Land area is usually measured in a unit called tsubo [坪] which is about 3.31 square meters. You can use Japanese Google to do a search like 2坪 which will then convert that into square meters for you.
Here we see that a patch of 85 tsubo (280 square meters) is going for 4,800,000 yen, while the most land one can get from this bunch is 940 tsubo (3107 square meters!) for 54,000,000 yen - less than what our house cost ^^; Our current house in central Tokyo is about 20 tsubo which is 66 square meters - good thing we have three floors.
Land in Karuizawa is very cheap - and you get lots of it when compared to land prices and space in Tokyo.
Cycling back to the hotel after a day out n about Karuizawa.
Time for some buffet dindins at the hotel.
Omrice please. Omrice [オムライス] is a rice dish which is covered with an omelette.
Omelette about to be devoured.
Mio-chan joins us for dindins.
Main dish is a sea animal.
Dinner done and its time for our after dindins walk.
The hotel grounds are well lit and there is a nice pond outside with other folks taking an evening stroll.
We stayed at the Karuizawa West Prince Hotel. I would only recommend this place if you are here to do some skiing - you can walk to the slopes which are nearby.
If you are not indulging in any snow activities however, the Prince Hotel would probably bore you - quite a bog standard hotel with no hot springs. They do have hot springs nearby but charge something in the region of 2,000 yen just to use them - and you need to take a shuttle bus to get there.
No Internet connectivity in the hotel either so had to get one of those pre-paid cards to use wifi which was only available in the lounge. There was no phone receptions in the room either so iPhones are about as useful as a nail in the forehead.
To compensate for not having onsen at the hotel, some Babu is provided - plonk it in the bath tub which will transform into a fizzy bubbling bath without having to fart as hard as you can.
Time to pack up the bikes and head out by car.
After driving for a bit, we encounter a load of lovely snow.
Its standard practice to place chains around the tyres when it snows but we didn't have any meaning that some toll gates didn't let us through. We did go through some very icy patches though with a load of skidding around ^^;
We are now in the Gunma prefecture at Onioshidashi which is a popular tourist spot. There are large areas of lava which was erupted from Mount Asama back in 1783.
I love the name of the park - if you translate the kanji of the park into English you get "A Devil which has pushed (it) out" [鬼押出し] which I presume refers to the lava.
The place was actually closed at this time of year - not a soul in sight. Was surreal being up there without a single sound - no wind, no birds, nothing. "Solitude" is the word that comes to mind to describe the experience.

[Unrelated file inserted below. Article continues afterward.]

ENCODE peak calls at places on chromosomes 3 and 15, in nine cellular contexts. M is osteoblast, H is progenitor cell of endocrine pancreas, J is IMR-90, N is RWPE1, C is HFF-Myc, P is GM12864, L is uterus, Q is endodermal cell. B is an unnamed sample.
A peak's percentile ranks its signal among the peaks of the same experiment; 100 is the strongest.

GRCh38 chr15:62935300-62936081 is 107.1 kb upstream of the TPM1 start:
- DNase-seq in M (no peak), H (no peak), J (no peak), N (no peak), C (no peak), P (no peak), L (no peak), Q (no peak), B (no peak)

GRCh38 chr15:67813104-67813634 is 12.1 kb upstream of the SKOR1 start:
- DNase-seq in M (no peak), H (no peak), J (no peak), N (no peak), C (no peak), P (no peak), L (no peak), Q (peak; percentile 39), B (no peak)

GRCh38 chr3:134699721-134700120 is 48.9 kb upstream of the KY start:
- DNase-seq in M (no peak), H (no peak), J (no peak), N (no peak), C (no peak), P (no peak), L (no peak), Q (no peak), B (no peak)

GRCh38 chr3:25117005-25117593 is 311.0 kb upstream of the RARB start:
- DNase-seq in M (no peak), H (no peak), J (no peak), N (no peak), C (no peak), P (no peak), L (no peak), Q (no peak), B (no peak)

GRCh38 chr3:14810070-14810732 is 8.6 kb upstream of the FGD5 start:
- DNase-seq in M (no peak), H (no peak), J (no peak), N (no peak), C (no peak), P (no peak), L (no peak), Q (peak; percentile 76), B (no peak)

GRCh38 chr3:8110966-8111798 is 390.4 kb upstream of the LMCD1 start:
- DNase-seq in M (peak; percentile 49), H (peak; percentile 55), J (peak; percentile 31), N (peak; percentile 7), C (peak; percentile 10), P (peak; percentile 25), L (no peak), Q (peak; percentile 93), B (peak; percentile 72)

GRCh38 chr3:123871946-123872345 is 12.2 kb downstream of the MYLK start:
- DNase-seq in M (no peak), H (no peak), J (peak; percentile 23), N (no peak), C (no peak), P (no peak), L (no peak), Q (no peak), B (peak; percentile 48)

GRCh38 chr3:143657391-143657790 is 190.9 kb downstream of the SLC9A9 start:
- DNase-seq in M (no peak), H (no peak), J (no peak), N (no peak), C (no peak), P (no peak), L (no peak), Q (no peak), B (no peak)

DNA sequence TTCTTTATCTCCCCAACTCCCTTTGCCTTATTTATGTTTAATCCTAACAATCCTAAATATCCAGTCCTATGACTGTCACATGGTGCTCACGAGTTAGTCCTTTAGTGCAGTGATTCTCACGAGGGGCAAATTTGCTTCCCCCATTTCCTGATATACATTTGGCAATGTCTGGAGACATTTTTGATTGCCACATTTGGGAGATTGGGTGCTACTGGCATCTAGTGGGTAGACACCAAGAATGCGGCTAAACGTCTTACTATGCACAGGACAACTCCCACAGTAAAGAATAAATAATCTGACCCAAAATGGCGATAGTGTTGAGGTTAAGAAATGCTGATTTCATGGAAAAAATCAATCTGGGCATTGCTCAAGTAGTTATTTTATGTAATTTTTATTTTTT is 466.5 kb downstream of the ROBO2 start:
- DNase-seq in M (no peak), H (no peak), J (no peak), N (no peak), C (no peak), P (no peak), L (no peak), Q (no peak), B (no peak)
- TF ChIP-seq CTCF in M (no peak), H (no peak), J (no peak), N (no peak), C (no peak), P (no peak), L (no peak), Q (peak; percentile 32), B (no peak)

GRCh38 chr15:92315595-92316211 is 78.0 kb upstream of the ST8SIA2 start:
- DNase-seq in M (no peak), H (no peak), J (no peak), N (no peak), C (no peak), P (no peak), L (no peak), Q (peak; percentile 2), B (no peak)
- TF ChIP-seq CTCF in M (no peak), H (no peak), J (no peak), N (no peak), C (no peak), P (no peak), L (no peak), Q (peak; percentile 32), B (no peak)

This observation deck reminded me somehow of the Playstation 1 Metal Gear Solid.
I remember buying the game on a trip to Japan and then buying a huge TV when I got back to London to play the game.
Ended up selling the TV only a few weeks after I got it as I got the job in Japan...
As the main park was closed, there wasn't a lot to see up here.
Something for your kanji learning. How much of this can you read?
Map of the local area.
The place was like a ghost town. There were tractors, snow rakes, vending machines and wot not but just no people.
If you do decide to come to onioshidashi during the winter, be careful as some of the snow is very deep - about leg deep as we found out the hard way ^^;
Something very odd happened to my iPhone while I was up at Onioshidashi - the time reset to 1970/1/1 and the compass started to spin around at an alarming rate. Has this happened to any of you?
Mio is also leg deep in snow but shes wearing thermal shimapan which keeps her warm.
Back in central Karuizawa to relax with some grub.
Kara-age is a fave dish of mine. Deep fried chicken.
Picking up some cakes for afternoon tea.
Mio-chan - one of my most fave nendos ever.
Attack of the kewpie clones. All of them are showing their dolphins - do I need to censor?
A look at some of the outlet shops. Picked up a new beanie.
Use the chopsticks to place some pickles in your hand before trying. After munching and licking the pickles from the palm of your hand, use the cloth provided to wipe your mouth. Then wipe your hand on another customers coat.
More jam delights for you to take back home.
Evidence that "Loli" did not originate from Japan.
Time to head back home. 183km back to base.
Sunny evening driving through the roads which weave back n forth through the mountains.
If "Eyes" is the first thing that pops in your mind when you see this photo then you have been watching waaaay to much oppai anime.
Listening to Ridge Racer while driving on the highways of Japan is a most refreshing experience ^^;